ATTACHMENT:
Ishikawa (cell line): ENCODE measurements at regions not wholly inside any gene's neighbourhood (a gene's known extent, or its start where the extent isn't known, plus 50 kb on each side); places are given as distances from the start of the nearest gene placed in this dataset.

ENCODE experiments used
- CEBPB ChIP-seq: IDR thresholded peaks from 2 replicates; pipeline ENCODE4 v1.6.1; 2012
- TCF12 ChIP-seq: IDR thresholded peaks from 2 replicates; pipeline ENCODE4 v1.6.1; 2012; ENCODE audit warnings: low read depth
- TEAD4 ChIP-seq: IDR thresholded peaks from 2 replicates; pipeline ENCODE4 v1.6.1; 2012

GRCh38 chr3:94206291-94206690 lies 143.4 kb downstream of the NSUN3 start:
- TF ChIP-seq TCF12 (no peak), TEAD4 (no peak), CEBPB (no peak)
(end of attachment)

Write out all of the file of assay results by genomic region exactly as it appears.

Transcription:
Ishikawa (cell line): ENCODE measurements at regions not wholly inside any gene's neighbourhood (a gene's known extent, or its start where the extent isn't known, plus 50 kb on each side); places are given as distances from the start of the nearest gene placed in this dataset.

ENCODE experiments used
- CEBPB ChIP-seq: IDR thresholded peaks from 2 replicates; pipeline ENCODE4 v1.6.1; 2012
- TCF12 ChIP-seq: IDR thresholded peaks from 2 replicates; pipeline ENCODE4 v1.6.1; 2012; ENCODE audit warnings: low read depth
- TEAD4 ChIP-seq: IDR thresholded peaks from 2 replicates; pipeline ENCODE4 v1.6.1; 2012

GRCh38 chr3:94206291-94206690 lies 143.4 kb downstream of the NSUN3 start:
- TF ChIP-seq TCF12 (no peak), TEAD4 (no peak), CEBPB (no peak)